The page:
Enlarging the Knockout Opening in an Electrical Box

Electrical box
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Occasionally when doing electrical repairs, there is a need to alter the size of the knockout openings in electrical boxes or service panels. Sometimes the standard knockout openings in a wall box aren't large enough for the cable or conduit you need to feed into the box. 

How does one handle this situation?  Electricians generally make use of a tool known as a knockout punch for this kind of situation. These tools incorporate a set of die and knockout pieces, along with some kind of device to pull the two pieces together to punch a hole in the metal box. There are several different styles of a knockout punch, and some electricians own several. 

Screw-Type Manual Knockout Punch

One such type of tool is a screw-type, manual knockout that can be tightened with a wrench to knock out the hole. As the wrench is used to tighten the bolt head, the two pieces are drawn together on either side of the box hole opening. As you continue tightening, the knockout is forced through the box opening.

Hydraulic Knockout Punch

The other choice is a more expensive knockout set. This one is a hydraulic knockout punch that uses the same die and knockouts but incorporates a hydraulic cylinder to drive the knockout through the box. This too can be a manual, hand-driven pump, or you can purchase a more costly electric hydraulic pump that works with the push of a button.


There are other methods for making a larger hole in electrical boxes. One method is to use what is called a unibit, also known as a stop bit.  It simply is a tapered cutting drill bit that gradually cuts a bigger and bigger hole. They come in various sizes, some cutting holes up to 3/4".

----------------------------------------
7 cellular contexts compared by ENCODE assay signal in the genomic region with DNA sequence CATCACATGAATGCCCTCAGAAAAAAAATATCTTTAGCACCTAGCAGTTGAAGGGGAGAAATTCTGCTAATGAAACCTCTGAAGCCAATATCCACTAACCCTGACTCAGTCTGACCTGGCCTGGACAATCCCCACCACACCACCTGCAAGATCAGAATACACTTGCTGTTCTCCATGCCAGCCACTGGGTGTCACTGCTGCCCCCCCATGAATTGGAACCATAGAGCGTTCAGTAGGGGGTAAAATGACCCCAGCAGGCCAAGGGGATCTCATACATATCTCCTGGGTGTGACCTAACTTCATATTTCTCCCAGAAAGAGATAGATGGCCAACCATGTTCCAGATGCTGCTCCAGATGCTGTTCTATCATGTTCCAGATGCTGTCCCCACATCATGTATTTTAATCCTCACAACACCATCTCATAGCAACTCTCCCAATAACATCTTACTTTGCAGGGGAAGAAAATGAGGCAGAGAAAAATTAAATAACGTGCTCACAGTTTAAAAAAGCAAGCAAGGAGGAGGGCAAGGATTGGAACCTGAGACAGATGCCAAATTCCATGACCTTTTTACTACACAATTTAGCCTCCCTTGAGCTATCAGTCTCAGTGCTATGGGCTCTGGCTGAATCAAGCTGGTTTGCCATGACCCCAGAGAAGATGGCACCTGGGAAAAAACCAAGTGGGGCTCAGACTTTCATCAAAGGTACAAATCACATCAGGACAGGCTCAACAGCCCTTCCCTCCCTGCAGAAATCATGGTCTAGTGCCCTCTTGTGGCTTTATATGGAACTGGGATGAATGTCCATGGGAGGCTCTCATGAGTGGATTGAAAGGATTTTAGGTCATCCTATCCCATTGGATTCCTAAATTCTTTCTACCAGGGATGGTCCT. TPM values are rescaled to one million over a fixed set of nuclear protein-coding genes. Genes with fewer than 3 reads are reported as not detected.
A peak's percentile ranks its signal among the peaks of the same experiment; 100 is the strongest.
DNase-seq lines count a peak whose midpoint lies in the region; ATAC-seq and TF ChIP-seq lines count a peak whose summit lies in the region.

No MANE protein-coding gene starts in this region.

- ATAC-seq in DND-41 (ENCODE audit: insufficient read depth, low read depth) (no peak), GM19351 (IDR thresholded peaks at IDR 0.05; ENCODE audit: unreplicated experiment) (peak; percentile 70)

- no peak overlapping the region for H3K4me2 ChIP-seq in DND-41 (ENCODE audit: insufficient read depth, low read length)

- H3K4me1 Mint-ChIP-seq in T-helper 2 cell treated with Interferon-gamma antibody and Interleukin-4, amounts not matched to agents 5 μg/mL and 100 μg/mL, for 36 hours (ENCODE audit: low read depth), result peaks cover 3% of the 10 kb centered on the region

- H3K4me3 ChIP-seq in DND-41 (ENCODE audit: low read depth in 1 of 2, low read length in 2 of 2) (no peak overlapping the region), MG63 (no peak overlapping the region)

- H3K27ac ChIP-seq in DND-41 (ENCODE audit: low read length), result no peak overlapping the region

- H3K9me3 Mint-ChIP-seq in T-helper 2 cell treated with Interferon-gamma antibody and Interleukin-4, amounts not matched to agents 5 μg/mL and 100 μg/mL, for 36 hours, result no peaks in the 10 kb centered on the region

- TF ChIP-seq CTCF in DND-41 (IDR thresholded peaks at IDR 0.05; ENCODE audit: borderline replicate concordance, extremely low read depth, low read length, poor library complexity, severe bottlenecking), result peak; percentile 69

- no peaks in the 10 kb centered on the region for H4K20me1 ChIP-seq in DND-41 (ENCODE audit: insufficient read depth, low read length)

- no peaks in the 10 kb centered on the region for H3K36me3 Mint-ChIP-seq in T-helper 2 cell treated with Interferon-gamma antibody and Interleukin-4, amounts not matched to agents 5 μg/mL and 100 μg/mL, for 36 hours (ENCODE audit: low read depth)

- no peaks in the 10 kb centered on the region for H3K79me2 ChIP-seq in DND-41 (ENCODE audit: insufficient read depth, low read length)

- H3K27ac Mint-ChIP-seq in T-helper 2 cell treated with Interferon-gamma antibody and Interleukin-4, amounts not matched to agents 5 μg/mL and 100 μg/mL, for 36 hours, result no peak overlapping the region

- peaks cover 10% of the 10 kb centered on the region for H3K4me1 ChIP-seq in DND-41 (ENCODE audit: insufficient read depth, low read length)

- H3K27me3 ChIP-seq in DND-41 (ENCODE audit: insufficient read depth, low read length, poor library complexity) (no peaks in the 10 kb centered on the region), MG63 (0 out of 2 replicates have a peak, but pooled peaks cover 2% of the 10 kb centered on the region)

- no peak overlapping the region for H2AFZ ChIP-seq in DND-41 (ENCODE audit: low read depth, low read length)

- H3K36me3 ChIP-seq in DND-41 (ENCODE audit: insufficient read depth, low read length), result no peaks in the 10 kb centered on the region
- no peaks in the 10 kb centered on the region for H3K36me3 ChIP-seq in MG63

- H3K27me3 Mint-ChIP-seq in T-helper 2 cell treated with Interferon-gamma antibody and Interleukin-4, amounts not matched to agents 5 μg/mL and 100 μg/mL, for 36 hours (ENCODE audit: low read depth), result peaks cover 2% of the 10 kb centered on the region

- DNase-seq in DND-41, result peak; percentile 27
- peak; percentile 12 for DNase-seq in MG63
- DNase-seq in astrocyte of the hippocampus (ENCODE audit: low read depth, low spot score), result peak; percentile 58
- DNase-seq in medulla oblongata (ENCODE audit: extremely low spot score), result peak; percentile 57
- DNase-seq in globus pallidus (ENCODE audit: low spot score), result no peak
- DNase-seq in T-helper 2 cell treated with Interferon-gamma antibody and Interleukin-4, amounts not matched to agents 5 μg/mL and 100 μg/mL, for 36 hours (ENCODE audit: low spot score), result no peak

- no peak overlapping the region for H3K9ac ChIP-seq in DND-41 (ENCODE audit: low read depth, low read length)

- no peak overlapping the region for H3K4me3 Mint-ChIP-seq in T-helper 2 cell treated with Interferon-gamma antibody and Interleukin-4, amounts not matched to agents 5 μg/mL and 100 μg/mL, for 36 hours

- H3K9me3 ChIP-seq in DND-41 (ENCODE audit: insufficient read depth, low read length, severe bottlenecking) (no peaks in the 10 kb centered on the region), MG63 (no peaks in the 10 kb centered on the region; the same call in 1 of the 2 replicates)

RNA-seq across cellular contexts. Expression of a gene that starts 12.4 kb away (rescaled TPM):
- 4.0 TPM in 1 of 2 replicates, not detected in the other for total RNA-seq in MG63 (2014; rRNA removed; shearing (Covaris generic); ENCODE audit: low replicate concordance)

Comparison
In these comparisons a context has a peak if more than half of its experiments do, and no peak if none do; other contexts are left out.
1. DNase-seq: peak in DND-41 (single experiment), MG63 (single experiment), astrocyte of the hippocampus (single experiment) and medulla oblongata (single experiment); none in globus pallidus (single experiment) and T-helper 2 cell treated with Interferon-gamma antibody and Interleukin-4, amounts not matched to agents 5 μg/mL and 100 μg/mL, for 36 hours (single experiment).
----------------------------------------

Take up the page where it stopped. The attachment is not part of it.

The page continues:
Hole Saw

Another option is called a hole saw—a round bit with cutting teeth that fit into a power drill.  Hole saw kits are pretty common and the ones designed for electrical work usually include bits ranging from 1/2" to 3/4" to 1" in diameter. However, hole saw options for carpentry work can get very large in size—up to 4" in diameter or even larger.  


As a footnote, remember that enlarging the size of the knockout openings should be a last resort. Remember that there are different sized electrical boxes for many different uses, and when possible, choose a larger box rather than altering a smaller one. An electrical box should not be overfilled with wires due to safety concerns. Good practice says that wall boxes and junction boxes should never be filled with more than 70 percent of capacity to ensure plenty of room for wire nut connections and the body of a switch or receptacle. Opt for larger, deeper boxes when a standard box isn't sufficient for your needs.

Larger boxes may be the only choice when a standard box is not larger enough for the knockout die you want to use. The walls of a standard box may not be large enough to handle either the hole you need to cut or the connector and locknut that needs to be installed on that larger opening. Having properly fitting connectors is necessary for proper grounding of metal boxes.